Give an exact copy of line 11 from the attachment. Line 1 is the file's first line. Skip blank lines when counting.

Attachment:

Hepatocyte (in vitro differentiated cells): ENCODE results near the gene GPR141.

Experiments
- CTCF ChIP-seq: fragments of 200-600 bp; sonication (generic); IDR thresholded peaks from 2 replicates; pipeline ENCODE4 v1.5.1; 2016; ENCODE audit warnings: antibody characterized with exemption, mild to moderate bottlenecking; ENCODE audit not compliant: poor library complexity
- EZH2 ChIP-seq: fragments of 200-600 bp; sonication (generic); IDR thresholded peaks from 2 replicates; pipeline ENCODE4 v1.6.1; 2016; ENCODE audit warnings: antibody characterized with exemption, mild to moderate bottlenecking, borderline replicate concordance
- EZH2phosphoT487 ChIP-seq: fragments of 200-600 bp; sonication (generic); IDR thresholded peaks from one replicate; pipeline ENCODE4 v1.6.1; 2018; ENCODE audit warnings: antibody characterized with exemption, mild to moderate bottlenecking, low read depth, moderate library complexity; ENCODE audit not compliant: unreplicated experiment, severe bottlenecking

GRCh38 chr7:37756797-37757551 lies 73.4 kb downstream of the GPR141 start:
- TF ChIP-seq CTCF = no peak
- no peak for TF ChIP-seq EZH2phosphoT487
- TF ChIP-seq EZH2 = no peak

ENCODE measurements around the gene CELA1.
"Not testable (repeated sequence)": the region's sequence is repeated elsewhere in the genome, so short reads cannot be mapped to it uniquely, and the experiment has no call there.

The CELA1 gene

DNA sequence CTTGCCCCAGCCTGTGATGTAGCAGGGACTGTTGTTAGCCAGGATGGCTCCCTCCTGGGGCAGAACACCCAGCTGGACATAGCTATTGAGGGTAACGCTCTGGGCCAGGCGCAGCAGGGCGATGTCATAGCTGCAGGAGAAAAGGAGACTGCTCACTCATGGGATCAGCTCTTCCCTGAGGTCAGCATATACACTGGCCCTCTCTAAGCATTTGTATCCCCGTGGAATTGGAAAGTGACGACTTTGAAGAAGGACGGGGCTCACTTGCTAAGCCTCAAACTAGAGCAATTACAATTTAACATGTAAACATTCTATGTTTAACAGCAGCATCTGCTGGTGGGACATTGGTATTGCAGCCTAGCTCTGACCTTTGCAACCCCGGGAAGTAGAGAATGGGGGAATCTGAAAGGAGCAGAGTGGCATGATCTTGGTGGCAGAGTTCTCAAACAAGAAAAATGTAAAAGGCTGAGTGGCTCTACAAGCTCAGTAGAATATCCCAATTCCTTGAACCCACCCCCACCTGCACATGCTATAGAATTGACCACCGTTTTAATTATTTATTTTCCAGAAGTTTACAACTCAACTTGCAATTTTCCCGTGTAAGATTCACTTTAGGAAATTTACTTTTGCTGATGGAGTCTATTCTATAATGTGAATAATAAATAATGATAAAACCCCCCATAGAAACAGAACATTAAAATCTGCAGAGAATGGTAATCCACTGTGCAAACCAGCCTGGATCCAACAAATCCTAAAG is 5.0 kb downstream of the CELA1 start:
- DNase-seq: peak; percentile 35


"Not testable (repeated sequence)": the region's sequence is repeated elsewhere in the genome, so short reads cannot be mapped to it uniquely, and the experiment has no call there.